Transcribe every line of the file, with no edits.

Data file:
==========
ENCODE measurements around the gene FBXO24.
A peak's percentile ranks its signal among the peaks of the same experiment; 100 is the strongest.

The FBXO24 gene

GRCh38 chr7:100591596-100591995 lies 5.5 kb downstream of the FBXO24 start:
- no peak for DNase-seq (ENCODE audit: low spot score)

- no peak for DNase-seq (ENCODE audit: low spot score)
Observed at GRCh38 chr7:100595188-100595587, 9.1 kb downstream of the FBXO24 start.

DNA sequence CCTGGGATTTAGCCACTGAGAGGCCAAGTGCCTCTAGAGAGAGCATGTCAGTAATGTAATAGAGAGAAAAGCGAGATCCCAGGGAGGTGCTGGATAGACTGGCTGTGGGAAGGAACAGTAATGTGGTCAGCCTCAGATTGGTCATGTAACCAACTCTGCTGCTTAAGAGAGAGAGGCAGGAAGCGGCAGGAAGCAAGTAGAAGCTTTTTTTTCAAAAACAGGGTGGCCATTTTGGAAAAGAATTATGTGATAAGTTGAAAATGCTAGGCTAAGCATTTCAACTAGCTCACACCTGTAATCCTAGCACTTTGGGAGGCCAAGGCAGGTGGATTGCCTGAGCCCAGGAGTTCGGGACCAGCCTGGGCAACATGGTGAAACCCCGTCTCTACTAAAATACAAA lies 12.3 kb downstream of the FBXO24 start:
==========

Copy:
ENCODE measurements around the gene FBXO24.
A peak's percentile ranks its signal among the peaks of the same experiment; 100 is the strongest.

The FBXO24 gene

GRCh38 chr7:100591596-100591995 lies 5.5 kb downstream of the FBXO24 start:
- no peak for DNase-seq (ENCODE audit: low spot score)

- no peak for DNase-seq (ENCODE audit: low spot score)
Observed at GRCh38 chr7:100595188-100595587, 9.1 kb downstream of the FBXO24 start.

DNA sequence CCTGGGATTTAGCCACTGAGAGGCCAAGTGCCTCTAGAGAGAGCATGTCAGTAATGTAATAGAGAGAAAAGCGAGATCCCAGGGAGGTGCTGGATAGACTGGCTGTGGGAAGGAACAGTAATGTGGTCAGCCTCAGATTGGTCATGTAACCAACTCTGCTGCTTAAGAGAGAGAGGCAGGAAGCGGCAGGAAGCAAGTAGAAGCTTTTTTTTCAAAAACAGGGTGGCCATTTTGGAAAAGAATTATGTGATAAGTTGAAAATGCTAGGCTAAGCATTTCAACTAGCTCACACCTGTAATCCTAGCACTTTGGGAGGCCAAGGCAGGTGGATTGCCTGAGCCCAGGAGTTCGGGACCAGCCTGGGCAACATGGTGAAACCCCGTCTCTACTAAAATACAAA lies 12.3 kb downstream of the FBXO24 start: